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Like, I said, it may be technically more "correct" but I think most people will agree that seeing more pronounced choppiness (stutter) in motion is not desired. I see no problem with Rtings having a "stutter" category for their TVs that measures pixel response and frame hold times and rates them accordingly. I realize that the fault lies in the low frame rates of the content, but then you have purists that believe movies should continue to be shot with low frame rates. Why? So that people can witness choppy motion? The best viewing experience comes from seeing on screen what we would see in real life. I don't see stutter in real life.
 

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Like, I said, it may be technically more "correct" but I think most people will agree that seeing more pronounced choppiness (stutter) in motion is not desired. I see no problem with Rtings having a "stutter" category for their TVs that measures pixel response and frame hold times and rates them accordingly. I realize that the fault lies in the low frame rates of the content, but then you have purists that believe movies should continue to be shot with low frame rates. Why? So that people can witness choppy motion? The best viewing experience comes from seeing on screen what we would see in real life. I don't see stutter in real life.
I don't think it's any more pronounced it's just different. Half of the frames in 3:2 pulldown will actually display for longer than 24hz mode, so theoretically, those frames would be more "pronounced". I have no idea why you apparently perceive less "stutter" with 3:2 pulldown on, because there's no measurable reason for that, but I don't agree that most people would have the same experience.

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What do you think of this post? 2016 LG OLEDs - G6, E6, C6, and B6 How can a disc player control the tonemapping of the 2016 E6 if it ignores HDR10 metadata?
What the player is doing there is applying its own tonemapping curve, modifying the original YCbCr code values in the source video content before sending it to your display. Think of it like how players can have their own brightness/contrast settings or other video signal manipulation controls. This is just a new form of that. Panasonic realized that some TVs do a poor job at tonemapping, and they offered an alternative solution. So the raw video data is modified. The player reads the metadata, instead of the TV, and the player modifies this using its own mathematical calculations on the video signal, and then it outputs a new 1000nit HDR signal. So for example, if a movie's peak highlight was 6000 nits, that's code 893. This player would apply a new curve that preserves shadows while bringing highlights down so the new peak highlight code is 1000 nits, or code 723. So once the player sends the signal out, the TV reads code 723 as 1000 nits and applies its own tonemapping. In our case, 1000 nits gets tonemapped to about 690 nits. So really you're getting two tonemapping curves overlapping each other.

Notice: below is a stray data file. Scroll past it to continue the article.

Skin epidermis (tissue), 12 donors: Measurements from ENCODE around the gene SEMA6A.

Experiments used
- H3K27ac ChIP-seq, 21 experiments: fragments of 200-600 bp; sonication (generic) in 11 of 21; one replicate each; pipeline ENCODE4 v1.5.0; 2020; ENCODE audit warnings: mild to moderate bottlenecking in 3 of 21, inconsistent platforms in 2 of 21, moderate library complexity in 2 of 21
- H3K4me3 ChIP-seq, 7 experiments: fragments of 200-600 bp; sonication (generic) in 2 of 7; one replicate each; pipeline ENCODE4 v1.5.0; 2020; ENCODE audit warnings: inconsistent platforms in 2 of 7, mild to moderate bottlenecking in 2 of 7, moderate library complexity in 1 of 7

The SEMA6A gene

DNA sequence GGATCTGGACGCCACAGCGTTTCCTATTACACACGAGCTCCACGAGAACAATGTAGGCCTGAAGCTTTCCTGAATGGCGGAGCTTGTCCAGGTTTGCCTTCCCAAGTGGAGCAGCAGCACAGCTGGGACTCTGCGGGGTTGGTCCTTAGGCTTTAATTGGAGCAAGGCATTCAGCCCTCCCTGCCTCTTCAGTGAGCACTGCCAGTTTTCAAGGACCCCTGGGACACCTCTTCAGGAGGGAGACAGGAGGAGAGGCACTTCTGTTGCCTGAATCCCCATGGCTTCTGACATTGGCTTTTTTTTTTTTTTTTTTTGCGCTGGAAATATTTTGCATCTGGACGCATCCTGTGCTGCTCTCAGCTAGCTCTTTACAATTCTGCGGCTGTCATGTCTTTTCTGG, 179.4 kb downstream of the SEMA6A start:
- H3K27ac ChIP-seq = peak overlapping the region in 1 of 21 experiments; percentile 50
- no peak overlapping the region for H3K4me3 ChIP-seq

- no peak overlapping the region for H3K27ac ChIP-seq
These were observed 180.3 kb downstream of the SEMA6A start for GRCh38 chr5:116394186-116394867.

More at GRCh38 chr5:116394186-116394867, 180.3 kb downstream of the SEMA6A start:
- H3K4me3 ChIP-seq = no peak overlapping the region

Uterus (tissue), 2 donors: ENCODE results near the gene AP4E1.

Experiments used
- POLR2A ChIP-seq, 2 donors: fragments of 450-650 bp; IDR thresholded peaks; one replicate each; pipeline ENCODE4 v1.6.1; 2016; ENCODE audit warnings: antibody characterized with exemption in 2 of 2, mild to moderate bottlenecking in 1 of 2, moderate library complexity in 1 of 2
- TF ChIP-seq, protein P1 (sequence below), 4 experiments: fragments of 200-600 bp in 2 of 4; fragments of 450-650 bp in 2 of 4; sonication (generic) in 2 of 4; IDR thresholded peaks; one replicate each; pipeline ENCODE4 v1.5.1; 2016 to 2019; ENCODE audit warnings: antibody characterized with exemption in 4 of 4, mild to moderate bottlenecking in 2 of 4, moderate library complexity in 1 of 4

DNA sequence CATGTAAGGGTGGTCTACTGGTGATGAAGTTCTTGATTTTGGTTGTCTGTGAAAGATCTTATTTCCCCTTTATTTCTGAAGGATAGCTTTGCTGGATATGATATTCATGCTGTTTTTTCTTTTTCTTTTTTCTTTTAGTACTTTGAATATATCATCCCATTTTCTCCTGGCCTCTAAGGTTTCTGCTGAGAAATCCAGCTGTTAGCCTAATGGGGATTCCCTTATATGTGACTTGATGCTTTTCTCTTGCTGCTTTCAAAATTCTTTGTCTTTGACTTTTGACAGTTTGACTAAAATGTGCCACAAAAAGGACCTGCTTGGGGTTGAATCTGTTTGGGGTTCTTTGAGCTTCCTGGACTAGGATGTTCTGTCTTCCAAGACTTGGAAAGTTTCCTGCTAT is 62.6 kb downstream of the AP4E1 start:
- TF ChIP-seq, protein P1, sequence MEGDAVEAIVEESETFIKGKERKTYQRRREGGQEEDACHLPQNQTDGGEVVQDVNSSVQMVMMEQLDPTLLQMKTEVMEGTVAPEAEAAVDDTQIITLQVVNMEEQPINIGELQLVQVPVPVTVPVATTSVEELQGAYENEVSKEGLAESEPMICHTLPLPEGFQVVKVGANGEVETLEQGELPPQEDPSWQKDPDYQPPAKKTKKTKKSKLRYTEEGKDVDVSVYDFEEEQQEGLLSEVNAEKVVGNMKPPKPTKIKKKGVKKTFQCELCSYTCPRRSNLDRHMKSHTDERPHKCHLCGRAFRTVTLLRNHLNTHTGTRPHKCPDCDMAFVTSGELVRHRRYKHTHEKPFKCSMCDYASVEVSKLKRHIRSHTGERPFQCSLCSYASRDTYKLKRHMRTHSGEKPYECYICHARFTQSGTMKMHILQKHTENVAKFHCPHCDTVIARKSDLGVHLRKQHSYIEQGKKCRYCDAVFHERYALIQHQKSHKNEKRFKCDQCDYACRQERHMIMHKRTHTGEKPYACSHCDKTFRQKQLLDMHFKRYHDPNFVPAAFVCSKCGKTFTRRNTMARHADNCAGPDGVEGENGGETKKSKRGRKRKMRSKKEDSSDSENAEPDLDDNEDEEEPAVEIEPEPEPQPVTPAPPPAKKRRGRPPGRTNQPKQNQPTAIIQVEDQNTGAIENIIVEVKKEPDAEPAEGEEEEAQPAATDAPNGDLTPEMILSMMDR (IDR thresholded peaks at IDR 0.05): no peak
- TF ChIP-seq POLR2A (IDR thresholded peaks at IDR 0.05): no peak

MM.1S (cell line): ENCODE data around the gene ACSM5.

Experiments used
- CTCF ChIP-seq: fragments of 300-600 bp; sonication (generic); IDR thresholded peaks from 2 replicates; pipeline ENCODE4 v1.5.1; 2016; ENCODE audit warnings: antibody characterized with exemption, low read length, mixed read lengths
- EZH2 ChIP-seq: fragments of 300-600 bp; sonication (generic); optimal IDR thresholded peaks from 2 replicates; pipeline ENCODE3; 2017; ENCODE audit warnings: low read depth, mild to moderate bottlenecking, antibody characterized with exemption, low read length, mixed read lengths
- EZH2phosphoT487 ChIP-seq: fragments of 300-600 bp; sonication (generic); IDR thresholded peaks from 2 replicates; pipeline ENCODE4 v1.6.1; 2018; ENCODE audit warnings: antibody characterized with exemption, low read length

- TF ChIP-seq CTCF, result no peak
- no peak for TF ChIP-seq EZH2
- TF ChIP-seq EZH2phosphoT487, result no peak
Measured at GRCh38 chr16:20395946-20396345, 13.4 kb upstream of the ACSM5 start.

In some ways, this is a cool idea. One problem I have with it though is that these LG TVs can actually display unclipped highlight detail above 1000 nits. Technically speaking, the curve LG uses retains highlight detail up to 4000 nits, although detail between 1000 and 4000 nits is still crushed down into a space of about 5 nits. That being said, the tonemapping curve is so distorted in those levels, that you definitely will see better detail definition if you limit the signal to 1000 nits. The only problem is you're also limiting the peak luminance of the highlights to 5 nits below the maximum capability of the set. I suppose for most, that's not a significant loss in highlight intensity, so it's worth it. Although, any signal manipulation can potentially lead to rounding errors which cause banding, so that could be a concern unless the player does a really high quality sample conversion, or if it's outputting at higher than 10 bits so your TV can handle the sampling.

When previewing content I'm working on in HDR for my youtube channel, I will occasionally create my own tonemapping curve that sort of reverse engineers the TV's curve before applying my own tonemapping to the signal. Like, I have videos I've worked on that have 10,000 nit highlights. Our TVs will clip anything above 4000 nits, but if you apply a custom tonemapping curve to the source data before sending it to the TV, you can retain that detail. Although I do it in somewhat more of an intelligent way than the Panasonic, since I'm aware of what tonemapping curve the TV will then apply to my signal after I send it out, and I'm also aware more of the average APL and average highlights, rather than just relying on MaxFALL and MaxCLL, which have shortcomings of their own.

Overall I'd probably say the Dolby Vision conversion method is better than a "one size fits all" Panasonic option to tonemap everything to the 1000 nit level, but it's a pretty good second option, especially with this TV. It would also work really well with my Sony TV that does a flat clip at 1000 nits.